When critics first began to respond to the fiction of Walker Percy, they frequently refarded it as a fiction of ideas. The most significant themes were Percy's religious, philosophical, and cultural beliefs. Such conceptions of the man were grounded in his own essays, a genre which in his hands tended toward the impersonal and the abstract.
In time Percy critics like William Rodney Allen began to prove into Percy's biography for resources that verified their intense critical speculations about the background of Percy's fiction. In his childhood was his father's suicide and its significant emergence in his fiction. Percy's biographers have continued this investigation of the father's influence. Jay Tolson deftly represent the theme of the paternal death as a vacuum Percy felt throughout his life, while Bertram Wyatt-Brown studied the Percy family ethos, which he showed to be shadowed for two hundred years by high expectations, depression, and self-destruction.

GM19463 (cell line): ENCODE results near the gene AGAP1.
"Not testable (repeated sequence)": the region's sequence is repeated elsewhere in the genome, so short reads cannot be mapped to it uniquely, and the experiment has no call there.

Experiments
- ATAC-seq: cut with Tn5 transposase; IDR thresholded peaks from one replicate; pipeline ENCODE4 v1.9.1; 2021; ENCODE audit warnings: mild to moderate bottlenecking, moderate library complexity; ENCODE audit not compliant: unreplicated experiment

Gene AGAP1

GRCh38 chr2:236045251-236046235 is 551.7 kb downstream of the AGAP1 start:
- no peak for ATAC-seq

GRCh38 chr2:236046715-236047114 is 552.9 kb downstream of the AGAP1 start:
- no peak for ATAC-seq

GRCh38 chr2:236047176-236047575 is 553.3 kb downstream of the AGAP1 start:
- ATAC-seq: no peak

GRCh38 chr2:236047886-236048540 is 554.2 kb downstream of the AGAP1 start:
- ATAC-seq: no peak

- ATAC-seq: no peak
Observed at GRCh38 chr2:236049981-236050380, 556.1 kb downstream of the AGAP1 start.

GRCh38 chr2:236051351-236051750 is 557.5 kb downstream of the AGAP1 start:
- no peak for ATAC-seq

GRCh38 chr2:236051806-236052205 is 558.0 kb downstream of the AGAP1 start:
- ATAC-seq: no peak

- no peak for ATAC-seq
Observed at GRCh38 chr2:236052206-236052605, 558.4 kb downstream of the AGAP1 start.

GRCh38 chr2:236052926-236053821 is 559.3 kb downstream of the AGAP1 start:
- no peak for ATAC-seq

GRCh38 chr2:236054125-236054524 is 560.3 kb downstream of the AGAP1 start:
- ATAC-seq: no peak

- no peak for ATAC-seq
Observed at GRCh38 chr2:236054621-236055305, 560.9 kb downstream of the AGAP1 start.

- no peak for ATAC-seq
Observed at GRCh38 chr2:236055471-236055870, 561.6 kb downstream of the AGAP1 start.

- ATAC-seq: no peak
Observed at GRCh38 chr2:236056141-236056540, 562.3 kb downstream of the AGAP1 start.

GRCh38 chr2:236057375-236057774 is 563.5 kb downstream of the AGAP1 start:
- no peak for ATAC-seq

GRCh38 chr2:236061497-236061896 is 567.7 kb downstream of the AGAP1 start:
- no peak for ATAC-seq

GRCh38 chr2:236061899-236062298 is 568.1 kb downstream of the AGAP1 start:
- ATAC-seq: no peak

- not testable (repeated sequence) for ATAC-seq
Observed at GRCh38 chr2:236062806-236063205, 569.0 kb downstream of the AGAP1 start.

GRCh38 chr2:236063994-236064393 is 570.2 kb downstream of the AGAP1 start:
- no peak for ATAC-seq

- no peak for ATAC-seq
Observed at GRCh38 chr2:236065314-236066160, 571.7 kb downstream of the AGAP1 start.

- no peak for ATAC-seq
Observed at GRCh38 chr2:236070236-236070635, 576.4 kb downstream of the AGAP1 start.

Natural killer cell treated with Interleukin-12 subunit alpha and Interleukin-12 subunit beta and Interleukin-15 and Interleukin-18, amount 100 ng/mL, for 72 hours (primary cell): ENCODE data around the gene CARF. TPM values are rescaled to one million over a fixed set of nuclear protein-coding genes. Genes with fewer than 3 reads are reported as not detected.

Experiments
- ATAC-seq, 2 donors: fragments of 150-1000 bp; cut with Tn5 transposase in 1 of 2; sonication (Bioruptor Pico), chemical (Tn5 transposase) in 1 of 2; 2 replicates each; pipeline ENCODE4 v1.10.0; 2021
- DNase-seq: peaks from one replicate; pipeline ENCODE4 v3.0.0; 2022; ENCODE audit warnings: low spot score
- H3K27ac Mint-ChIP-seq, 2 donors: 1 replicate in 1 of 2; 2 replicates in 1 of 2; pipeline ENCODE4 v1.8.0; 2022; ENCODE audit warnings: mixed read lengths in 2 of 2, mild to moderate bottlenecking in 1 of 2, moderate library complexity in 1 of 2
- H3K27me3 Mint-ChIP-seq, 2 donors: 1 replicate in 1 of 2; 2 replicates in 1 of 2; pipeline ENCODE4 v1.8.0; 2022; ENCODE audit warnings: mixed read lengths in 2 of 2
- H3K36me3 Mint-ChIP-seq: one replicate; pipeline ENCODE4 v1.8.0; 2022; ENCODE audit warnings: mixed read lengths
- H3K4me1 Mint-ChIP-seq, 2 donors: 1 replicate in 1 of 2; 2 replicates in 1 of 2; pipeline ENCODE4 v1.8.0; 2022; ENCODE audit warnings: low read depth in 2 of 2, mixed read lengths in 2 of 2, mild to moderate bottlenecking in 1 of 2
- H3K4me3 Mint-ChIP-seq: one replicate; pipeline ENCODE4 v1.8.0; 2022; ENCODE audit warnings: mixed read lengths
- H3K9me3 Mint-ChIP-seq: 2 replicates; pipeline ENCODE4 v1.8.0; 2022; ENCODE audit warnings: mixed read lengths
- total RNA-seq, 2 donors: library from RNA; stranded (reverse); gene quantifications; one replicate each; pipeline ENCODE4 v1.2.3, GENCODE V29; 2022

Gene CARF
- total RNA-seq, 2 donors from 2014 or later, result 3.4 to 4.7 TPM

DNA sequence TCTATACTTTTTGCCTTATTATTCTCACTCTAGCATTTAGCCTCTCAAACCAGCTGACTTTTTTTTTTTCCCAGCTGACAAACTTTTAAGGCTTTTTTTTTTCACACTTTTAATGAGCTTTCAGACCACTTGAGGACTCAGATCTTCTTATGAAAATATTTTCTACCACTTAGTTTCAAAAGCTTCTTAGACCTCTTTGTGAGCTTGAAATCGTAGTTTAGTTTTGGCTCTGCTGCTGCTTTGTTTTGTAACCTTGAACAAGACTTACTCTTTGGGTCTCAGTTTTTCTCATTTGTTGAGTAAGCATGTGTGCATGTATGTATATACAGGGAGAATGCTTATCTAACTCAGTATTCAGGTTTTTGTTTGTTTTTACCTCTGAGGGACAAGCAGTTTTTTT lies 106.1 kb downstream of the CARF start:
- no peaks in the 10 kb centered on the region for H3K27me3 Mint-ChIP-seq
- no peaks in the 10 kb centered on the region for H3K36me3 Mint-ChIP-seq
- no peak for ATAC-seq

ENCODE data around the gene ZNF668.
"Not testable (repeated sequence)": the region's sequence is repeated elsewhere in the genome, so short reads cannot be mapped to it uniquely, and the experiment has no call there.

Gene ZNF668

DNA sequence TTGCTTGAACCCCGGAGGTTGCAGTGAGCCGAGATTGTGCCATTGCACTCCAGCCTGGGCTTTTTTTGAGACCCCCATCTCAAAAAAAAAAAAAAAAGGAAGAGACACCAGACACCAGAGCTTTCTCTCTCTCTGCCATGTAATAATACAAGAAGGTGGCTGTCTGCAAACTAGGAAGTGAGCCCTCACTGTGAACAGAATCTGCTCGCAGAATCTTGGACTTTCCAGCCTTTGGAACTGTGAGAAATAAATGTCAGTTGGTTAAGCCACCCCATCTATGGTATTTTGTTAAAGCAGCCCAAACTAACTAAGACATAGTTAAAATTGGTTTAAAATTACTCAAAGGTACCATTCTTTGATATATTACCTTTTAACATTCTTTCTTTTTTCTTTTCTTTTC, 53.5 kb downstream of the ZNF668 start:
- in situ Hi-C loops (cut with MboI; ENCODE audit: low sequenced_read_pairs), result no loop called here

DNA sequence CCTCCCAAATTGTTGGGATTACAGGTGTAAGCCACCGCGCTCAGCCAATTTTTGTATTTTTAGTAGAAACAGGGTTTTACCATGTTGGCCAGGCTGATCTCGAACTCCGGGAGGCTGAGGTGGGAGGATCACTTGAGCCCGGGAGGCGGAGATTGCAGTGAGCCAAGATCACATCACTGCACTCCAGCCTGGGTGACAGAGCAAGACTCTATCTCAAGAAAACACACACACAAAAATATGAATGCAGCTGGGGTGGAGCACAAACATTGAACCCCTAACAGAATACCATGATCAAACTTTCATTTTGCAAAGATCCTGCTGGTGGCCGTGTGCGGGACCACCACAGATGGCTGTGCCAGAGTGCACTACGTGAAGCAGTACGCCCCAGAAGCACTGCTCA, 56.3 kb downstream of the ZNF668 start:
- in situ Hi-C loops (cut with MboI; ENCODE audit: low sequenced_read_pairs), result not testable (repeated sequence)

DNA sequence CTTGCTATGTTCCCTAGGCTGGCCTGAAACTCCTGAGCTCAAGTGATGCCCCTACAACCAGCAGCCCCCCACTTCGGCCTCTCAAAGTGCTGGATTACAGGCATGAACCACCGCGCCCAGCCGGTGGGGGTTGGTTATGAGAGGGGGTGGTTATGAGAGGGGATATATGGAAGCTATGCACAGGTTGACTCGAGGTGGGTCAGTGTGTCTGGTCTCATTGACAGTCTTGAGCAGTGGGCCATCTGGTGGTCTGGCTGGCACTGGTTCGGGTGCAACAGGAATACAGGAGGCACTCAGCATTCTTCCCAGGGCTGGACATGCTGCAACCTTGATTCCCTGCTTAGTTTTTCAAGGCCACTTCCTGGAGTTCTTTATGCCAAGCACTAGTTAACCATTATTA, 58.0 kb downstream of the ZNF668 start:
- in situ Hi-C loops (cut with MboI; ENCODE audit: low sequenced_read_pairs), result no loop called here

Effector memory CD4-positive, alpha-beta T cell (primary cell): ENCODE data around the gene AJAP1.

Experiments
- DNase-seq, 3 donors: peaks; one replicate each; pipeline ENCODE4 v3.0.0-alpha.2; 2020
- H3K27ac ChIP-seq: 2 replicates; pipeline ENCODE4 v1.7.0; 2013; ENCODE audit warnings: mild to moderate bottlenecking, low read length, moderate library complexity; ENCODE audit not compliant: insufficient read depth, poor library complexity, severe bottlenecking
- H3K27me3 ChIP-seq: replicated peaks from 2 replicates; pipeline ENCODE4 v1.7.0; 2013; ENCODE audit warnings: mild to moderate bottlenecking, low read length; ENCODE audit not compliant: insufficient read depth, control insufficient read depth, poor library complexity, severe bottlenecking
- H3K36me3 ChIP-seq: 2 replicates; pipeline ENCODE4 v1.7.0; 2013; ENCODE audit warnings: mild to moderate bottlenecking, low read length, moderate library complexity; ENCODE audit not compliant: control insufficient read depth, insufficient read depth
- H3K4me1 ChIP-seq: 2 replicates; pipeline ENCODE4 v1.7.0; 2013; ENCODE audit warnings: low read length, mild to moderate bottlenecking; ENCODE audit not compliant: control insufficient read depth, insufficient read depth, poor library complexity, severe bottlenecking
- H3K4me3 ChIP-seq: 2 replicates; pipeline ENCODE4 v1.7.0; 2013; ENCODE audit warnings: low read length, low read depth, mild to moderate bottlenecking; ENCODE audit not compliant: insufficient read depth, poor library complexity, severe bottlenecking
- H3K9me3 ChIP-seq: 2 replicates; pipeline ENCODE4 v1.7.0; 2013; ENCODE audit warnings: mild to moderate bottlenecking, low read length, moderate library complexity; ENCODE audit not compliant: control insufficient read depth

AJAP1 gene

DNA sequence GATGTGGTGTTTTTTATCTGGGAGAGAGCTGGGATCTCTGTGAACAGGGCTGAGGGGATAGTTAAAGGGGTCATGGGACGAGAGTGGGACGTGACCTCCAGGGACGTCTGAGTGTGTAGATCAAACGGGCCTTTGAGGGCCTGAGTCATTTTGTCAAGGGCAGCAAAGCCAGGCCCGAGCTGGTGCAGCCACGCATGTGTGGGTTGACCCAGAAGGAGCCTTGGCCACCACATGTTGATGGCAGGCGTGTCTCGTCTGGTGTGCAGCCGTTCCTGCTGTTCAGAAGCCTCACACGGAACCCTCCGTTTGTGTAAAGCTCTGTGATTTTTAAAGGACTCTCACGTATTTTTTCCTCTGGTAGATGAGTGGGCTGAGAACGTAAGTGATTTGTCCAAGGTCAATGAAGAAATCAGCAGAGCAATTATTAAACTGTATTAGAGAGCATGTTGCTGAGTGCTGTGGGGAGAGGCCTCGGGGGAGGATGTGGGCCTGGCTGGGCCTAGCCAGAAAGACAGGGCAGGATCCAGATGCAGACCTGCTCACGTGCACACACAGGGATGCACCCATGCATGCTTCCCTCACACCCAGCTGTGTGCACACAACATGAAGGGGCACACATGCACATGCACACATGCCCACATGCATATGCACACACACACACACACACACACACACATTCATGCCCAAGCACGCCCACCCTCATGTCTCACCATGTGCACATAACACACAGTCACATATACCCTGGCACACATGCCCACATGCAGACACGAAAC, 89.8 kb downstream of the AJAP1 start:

Now, in Still Following Percy, a collection of interrelated essays, Lewis Lawson studies the Percy canon to speculate that an earlier and more fundamental shaping of Walker Percy's character and fictional imagination was his sense of the in adequacy of the relationship with he as an infant had with his mother and of her early death. Lawson argues that the sense of loss led to Percy's tendency to regression, to his need to create his own life narrative in fiction after psychoanalysis had been insufficient as a means of reconstruction, and to his conversion to Roman Catholicism. Lawson interprets Percy's conversion as a statement of the possibility of reconciliation through the transcendent truth.